Here's a look at the Screen Actors Guild. In 2012, a merger was completed between the Screen Actors Guild and the American Federation of Television and Radio Artists (AFTRA). An affiliate of the AFL-CIO, SAG-AFTRA represents, "...actors, announcers, broadcast journalists, dancers, DJ's, news writers, news directors, program hosts, puppeteers, recording artists, singers, stunt performers, voiceover artists and other media professionals." The union has more than 160,000 members.
June 30, 1933 - Articles of incorporation are filed. The guild is formed to get better working conditions for actors.
1935 - Granted an American Federation of Labor charter.
May 1937 - In order to prevent a strike, producers sign a contract with the guild ensuring minimum pay and recognizing the guild.
1943 - Actress Olivia de Havilland sues Warner Brothers studio for extending her contract. She later wins her case.
1945 - The Supreme Court hands down the "de Havilland decision," which declares that studios may no longer hold contract players for more than seven years. This breaks up the system of the studio maintaining control over an actor's career.
1952 - The Guild signs its first contracts for filmed television programs.
December 1, 1952-February 18, 1953 - The first SAG strike is over filmed television commercials. The strike ends with a contract that covers all work in commercials.
August 5-15, 1955 - SAG holds its second strike. This time for increased television show residuals.
March 7, 1960-April 18, 1960 - Third strike over residuals for feature films sold, licensed, or released to television.
December 19, 1978-February 7, 1979 - SAG strikes for better residuals on television advertisements.
July 21, 1980-October 23, 1980 - SAG strikes with the American Federation of Television and Radio Artists (AFTRA). This strike centers on the distribution of profits from pay television and video cassette production.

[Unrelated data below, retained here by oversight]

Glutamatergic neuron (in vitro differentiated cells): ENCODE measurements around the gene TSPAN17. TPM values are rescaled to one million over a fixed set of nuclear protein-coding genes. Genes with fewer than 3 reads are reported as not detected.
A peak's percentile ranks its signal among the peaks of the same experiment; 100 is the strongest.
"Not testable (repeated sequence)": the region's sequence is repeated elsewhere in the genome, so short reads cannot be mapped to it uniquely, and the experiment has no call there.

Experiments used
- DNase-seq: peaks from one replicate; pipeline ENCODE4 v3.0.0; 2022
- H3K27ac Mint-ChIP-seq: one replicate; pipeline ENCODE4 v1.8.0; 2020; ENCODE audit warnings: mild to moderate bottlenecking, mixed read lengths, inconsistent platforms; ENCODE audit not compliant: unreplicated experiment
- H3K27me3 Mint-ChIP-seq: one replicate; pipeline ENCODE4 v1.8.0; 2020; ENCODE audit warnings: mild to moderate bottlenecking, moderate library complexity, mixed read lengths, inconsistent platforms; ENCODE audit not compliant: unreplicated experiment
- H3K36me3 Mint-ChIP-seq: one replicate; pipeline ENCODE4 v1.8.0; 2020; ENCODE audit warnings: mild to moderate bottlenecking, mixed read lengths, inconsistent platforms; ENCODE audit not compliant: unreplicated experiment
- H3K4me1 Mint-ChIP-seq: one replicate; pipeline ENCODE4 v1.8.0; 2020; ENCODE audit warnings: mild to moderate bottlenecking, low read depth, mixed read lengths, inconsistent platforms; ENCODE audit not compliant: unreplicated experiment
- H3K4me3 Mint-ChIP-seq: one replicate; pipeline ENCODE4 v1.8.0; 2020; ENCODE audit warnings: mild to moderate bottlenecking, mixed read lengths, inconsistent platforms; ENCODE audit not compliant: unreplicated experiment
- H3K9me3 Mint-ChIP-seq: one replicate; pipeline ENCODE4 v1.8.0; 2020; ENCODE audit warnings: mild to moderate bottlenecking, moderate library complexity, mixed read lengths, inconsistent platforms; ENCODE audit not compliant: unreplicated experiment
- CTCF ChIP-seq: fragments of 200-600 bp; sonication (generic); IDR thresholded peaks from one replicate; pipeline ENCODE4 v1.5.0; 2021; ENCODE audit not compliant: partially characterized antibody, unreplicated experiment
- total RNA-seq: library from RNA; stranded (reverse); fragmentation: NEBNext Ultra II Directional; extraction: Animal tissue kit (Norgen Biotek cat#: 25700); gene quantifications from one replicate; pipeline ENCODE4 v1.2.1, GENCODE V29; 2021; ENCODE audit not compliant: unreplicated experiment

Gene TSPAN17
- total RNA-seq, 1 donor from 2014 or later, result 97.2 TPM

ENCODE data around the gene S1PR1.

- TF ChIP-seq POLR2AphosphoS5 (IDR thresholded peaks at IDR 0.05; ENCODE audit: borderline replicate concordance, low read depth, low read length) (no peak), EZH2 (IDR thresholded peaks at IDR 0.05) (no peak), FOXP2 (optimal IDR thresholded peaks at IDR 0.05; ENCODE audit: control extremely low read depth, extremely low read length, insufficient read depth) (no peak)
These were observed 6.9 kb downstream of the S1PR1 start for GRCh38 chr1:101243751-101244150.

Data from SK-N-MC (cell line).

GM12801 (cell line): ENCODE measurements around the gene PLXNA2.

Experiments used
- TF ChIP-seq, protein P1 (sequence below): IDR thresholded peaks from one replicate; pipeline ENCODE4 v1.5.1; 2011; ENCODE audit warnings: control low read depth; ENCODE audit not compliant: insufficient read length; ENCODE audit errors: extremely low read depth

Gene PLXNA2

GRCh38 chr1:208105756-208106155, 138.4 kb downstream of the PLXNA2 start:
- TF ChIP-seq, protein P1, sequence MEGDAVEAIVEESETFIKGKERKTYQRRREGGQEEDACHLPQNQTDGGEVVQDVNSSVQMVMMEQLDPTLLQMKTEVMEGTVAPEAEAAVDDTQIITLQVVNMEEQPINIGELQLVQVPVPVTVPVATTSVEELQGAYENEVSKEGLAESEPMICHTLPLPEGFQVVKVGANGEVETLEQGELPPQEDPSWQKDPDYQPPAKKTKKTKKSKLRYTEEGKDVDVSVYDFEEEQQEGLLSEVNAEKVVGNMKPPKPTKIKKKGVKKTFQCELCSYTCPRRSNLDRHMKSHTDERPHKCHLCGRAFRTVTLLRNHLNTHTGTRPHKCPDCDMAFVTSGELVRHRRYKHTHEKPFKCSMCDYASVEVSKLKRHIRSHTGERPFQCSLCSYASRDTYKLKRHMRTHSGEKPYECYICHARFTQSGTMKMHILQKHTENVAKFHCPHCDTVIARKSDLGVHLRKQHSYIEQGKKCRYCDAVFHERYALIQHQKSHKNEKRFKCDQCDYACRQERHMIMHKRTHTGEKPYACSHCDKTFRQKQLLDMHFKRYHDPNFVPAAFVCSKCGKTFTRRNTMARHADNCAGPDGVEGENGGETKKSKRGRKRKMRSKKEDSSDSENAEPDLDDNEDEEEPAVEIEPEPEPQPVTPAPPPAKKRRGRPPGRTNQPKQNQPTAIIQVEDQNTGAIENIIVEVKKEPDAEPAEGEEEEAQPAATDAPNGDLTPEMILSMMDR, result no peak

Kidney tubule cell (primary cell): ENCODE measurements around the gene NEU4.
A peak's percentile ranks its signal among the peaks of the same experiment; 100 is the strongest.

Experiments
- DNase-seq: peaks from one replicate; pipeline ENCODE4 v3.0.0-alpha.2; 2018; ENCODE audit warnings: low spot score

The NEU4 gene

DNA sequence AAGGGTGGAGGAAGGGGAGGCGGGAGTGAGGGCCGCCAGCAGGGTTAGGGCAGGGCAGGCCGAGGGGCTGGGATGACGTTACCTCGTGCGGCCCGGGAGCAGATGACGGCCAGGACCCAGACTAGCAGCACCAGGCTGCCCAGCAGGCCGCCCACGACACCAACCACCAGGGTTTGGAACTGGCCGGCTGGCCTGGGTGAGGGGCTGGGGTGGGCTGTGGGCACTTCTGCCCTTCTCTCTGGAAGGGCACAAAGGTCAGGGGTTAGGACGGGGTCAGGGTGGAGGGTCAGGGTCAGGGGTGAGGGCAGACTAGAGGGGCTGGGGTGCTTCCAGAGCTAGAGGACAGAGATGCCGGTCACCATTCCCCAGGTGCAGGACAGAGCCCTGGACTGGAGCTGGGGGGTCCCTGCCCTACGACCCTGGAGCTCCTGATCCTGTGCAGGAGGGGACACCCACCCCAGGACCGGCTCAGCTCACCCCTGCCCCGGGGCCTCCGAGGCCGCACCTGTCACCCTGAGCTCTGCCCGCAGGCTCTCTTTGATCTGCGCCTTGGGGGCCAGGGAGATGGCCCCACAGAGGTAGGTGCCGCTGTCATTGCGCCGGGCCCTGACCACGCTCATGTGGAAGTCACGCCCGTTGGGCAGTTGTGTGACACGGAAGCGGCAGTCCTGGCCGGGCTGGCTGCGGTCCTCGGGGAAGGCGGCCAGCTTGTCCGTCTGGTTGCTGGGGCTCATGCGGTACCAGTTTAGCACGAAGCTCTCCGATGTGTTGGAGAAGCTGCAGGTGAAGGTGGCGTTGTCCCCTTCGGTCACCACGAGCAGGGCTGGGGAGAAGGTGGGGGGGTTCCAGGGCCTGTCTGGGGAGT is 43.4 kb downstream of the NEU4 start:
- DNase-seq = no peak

March 21, 1988 - April 15, 1988 - SAG and AFTRA television commercials strike. The strike is over payment for commercials appearing on cable TV.
February 25, 1995 - The first annual SAG Awards show is held.
May 1, 2000-October 30, 2000 - SAG and AFTRA strike against the advertising industry over commercial work compensation for basic cable and internet.
July 1, 2008 - SAG's TV/Theatrical agreement expires.
November 22, 2008 - Talks between SAG and the Alliance of Motion Picture & Television Producers (AMPTP) end after federal mediation fails to jumpstart a 5 month stalemate.
January 26, 2009 - SAG chief negotiator Doug Allen is fired in a bid by the union's moderate faction to re-enter contract talks with the studios.
April 19, 2009 - SAG leadership split 53% - 47% to accept a new 2-year contract with AMPTP.
June 9, 2009 - Members ratify the two-year contract covering television and motion pictures.
January 29, 2012 - Ken Howard, president of the guild, announces during the SAG awards the merger between SAG and AFTRA has been approved by both groups.
March 30, 2012 - The merger of SAG and AFTRA is completed with more than 80% approval from both unions. The one union is named SAG-AFTRA.
January 27, 2013 - The first Screen Actors Guild Awards is held under the union banner "SAG-AFTRA One Union."
Ralph Morgan 1933, 1938-1940
Eddie Cantor 1933-1935
Robert Montgomery 1935-1938, 1946-1947
Edward Arnold 1940-1942
James Cagney 1942-1944
George Murphy 1944-1946
Ronald Reagan 1947-1952, 1959-1960
Walter Pidgeon 1952-1957
Leon Ames 1957-1958
Howard Keel 1958-1959
George Chandler 1960-963
Dana Andrews 1963-1965
Charlton Heston 1965-1971
John Gavin 1971-1973
Dennis Weaver 1973-1975
Kathleen Nolan 1975-1979
William Schallert 1979-1981
Edward Asner 1981-1985
Patty Duke 1985-1988
Barry Gordon 1988-1995
Richard Masur 1995-1999
William Daniels 1999-2001
Melissa Gilbert 2001-2005
Alan Rosenberg 2005-2009
Ken Howard 2009-present